Disclaimer: See initial chapter.

A/N: No excuses, but many thanks for the supportive reviews and PMs. Thank you, everyone. Please forgive any mistakes.

"What the hell did you do to my son?" John had a hand on Harry's forehead, but was glaring at Missouri, and, to the highly trained ear, he sounded slightly panicked.

Panic wasn't something that many associated with the seasoned hunter, though; there was a time, however, when he was driven by nothing but panic. Panic about what had almost happened to Sammy, and Dean, what had happened to Mary.

In a way, panic had had helped forge him into the man that he was today. It wasn't something that John was proud of, but it wasn't something that he could undo. Panic, now, though, would get him, and the boys, nowhere, fast.

He was completely out of his element, and wished that it was him who'd been targeted by the yellow-eyed demon so many years ago, that he'd died, rather than his wife. Mary would be far more accepting of all of this magic mumbo-jumbo. She wouldn't be panicking right now.

The boy wasn't running a fever, but he still looked far too pale for John's liking, and, it had been a half an hour since whatever it was that Missouri had done to him, and he still hadn't woken. John was starting to worry, in spite of Missouri's calm. He was trying to keep his temper under tight rein, but was quickly beginning to lose it.

"Now, John Winchester, don't you take that tone with me," Missouri said, her eyes flashing. "And stop worrying, he'll be fine. As I've already explained, all I did was take a peek into the boy's mind, to…"

"You can read minds? Can Harry read minds, too?" Sammy interrupted, peering closely at his sleeping brother, and being careful not to look Missouri in the eye.

"It's an old art, and it isn't exactly mind-reading," Missouri answered, holding John's gaze. "Not every witch and wizard can master the art of legilimency, and very few study it. I doubt that Harry has even heard of it. He's a little young for that kind of tutelage."

Sammy frowned, and shot a look at his father, as though gauging John's reaction to finding out that, though Harry probably couldn't read minds right now, he might be able to someday.

"Yeah, but he was able to do that patronage, er, whatever that thing was called thing, and you said he was too young to do that too," Dean challenged. He was sitting at the other end of the couch, with Harry's feet propped up on his lap.

Missouri pursed her lips and shook her head. She traced the lightning-shaped scar on Harry's forehead. "That is advanced magic, and it is something that he learned out of necessity."

"Might he have had to learn this legitimatacy thing out of necessity as well?" John asked, shooting a concerned look at Harry.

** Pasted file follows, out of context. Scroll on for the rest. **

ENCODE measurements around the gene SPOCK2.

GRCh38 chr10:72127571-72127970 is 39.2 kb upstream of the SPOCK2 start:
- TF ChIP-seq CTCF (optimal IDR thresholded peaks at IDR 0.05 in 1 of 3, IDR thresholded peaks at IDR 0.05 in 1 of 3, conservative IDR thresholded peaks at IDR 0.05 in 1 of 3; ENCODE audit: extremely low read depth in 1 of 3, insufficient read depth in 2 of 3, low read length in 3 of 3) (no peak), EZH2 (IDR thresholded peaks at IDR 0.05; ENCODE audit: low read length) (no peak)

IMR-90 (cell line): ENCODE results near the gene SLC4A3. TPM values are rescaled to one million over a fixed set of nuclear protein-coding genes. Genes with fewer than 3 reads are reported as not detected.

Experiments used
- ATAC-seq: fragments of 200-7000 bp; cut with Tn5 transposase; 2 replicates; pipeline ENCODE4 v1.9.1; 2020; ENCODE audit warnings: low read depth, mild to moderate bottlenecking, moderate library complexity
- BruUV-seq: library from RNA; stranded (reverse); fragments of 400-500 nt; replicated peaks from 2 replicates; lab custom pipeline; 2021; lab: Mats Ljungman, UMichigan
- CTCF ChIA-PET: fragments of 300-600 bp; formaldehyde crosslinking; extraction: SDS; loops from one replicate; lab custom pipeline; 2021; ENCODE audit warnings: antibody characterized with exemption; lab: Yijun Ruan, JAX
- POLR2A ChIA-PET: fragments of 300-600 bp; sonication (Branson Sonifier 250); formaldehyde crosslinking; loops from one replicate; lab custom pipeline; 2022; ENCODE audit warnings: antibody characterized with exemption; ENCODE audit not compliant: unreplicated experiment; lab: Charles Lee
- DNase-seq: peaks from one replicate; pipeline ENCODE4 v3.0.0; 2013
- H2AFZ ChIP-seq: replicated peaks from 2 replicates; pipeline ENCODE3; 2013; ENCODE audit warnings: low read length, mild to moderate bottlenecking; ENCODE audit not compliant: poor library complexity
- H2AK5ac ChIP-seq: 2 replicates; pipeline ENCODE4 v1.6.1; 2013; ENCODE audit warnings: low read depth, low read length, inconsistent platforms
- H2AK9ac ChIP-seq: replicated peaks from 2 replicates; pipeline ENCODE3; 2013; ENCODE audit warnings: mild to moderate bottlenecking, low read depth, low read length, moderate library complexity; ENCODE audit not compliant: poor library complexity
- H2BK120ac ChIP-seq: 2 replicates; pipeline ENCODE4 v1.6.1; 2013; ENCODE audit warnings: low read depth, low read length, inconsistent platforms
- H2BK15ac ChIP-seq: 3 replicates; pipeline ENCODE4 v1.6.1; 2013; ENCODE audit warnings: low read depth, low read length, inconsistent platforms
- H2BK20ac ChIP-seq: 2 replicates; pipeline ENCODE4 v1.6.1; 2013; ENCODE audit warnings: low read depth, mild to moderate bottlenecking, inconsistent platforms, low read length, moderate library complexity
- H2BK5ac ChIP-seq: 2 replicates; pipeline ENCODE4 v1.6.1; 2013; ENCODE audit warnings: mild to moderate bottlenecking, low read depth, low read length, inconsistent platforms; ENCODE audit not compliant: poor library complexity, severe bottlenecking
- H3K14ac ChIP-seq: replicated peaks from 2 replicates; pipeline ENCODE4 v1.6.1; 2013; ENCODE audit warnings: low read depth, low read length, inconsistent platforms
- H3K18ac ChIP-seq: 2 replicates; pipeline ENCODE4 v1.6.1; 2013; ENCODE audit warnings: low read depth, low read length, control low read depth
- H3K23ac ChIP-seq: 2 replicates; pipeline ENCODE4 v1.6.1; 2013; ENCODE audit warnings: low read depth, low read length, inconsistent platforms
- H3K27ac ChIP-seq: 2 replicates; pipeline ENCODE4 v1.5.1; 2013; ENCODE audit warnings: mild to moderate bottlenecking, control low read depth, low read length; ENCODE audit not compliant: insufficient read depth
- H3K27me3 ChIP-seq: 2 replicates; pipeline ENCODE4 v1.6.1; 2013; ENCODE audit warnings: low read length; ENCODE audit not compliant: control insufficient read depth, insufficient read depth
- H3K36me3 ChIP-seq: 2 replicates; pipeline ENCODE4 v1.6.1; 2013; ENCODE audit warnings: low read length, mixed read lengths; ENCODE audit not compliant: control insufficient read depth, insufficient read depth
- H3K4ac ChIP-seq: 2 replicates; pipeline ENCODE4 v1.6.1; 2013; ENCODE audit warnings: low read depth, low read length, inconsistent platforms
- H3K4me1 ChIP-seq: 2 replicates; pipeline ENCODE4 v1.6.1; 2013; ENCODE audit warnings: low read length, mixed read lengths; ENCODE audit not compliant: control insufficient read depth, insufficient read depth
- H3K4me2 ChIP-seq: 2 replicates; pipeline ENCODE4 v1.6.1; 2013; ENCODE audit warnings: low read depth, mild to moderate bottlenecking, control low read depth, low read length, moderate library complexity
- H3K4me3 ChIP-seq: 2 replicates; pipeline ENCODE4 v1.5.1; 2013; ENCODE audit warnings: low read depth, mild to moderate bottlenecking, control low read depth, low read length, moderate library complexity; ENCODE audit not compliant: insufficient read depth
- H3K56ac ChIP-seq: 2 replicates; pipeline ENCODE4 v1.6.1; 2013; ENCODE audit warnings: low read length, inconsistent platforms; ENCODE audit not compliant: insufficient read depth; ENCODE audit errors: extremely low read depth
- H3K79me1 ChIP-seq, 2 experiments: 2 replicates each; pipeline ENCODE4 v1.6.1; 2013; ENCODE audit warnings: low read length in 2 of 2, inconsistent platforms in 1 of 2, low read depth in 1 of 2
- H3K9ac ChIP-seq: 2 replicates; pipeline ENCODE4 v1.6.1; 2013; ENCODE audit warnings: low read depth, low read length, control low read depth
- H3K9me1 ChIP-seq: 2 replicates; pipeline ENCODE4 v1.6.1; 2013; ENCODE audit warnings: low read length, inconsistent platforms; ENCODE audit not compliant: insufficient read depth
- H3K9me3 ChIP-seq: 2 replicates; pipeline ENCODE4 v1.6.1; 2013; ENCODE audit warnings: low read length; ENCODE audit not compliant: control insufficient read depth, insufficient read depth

Sighing, Missouri shook her head. "I don't know, but given that the boy didn't even try to push me out of his mind, I doubt it. Legilimency is hard to learn. It takes a great deal of time, and patience. Neither of which teens are well known to possess, whether wizards or not."

"And, what was that thing you called me and Dean?" Sammy asked, completely unperturbed by the seriousness of the situation.

"Squibs," Missouri said, without missing a beat, Sammy perfectly illustrating her point about the lack of patience the youth possessed.

"Non-magical children who are born to magical parents are called squibs. Some of them are capable of producing simple, household chores, but little else. In the case of you and Dean, there is a long line of magic on your mother, Mary's, side of the family, but it seems to have faded, or died out over the years, and I believe that, because Harry was carried by a magic practicing witch, the genes which housed his magic were kick-started, so to speak."

"Like dominant and recessive genes?" Sammy asked. "I learned about that in school last year. Is magic a dominant or recessive trait?"

"I'm not sure," Missouri said. "Witches and wizards haven't put much stock in the Muggle sciences, though I do believe that is beginning to change now that some of the old prejudices are beginning to fade."

Sammy looked thoughtful. "I think it must be a recessive trait, because he only needs to have the gene present on his X chromosome for it to show up, and if he got it from mom..."

"Chill, Mr. Wizard," Dean said, causing Sammy to frown and stick his tongue out at his older brother. "Enough of the science crap. What does it matter how Harry became a wizard, anyway?"

"I just want to know why he's a wizard, and I'm not," Sammy said, pouting slightly.

Missouri shook her head and ruffled Sammy's hair. "Being jealous of your brother's abilities will only hurt the both of you, in the end."

Dean crossed his arms over his chest and scowled. "I'm glad that I'm not a wizard."

"I still think it'd be cool, to be a wizard," Sammy said, sighing.